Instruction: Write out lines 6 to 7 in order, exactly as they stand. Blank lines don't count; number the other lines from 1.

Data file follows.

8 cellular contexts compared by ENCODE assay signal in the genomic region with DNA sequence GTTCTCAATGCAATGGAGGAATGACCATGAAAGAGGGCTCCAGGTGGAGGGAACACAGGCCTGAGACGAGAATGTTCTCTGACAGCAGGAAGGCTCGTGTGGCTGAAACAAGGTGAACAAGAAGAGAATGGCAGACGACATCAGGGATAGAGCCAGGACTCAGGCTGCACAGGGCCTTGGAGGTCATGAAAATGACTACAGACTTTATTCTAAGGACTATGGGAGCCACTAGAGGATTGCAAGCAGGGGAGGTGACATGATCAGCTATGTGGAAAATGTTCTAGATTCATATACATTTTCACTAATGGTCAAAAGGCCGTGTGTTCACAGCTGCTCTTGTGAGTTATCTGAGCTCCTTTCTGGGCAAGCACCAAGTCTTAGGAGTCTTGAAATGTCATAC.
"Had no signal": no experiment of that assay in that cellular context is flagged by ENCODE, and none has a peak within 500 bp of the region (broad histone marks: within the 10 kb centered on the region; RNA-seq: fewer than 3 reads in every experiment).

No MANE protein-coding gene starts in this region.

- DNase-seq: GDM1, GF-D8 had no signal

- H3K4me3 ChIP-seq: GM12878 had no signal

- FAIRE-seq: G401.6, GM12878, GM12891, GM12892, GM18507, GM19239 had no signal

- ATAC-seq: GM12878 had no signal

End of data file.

- FAIRE-seq: G401.6, GM12878, GM12891, GM12892, GM18507, GM19239 had no signal

- ATAC-seq: GM12878 had no signal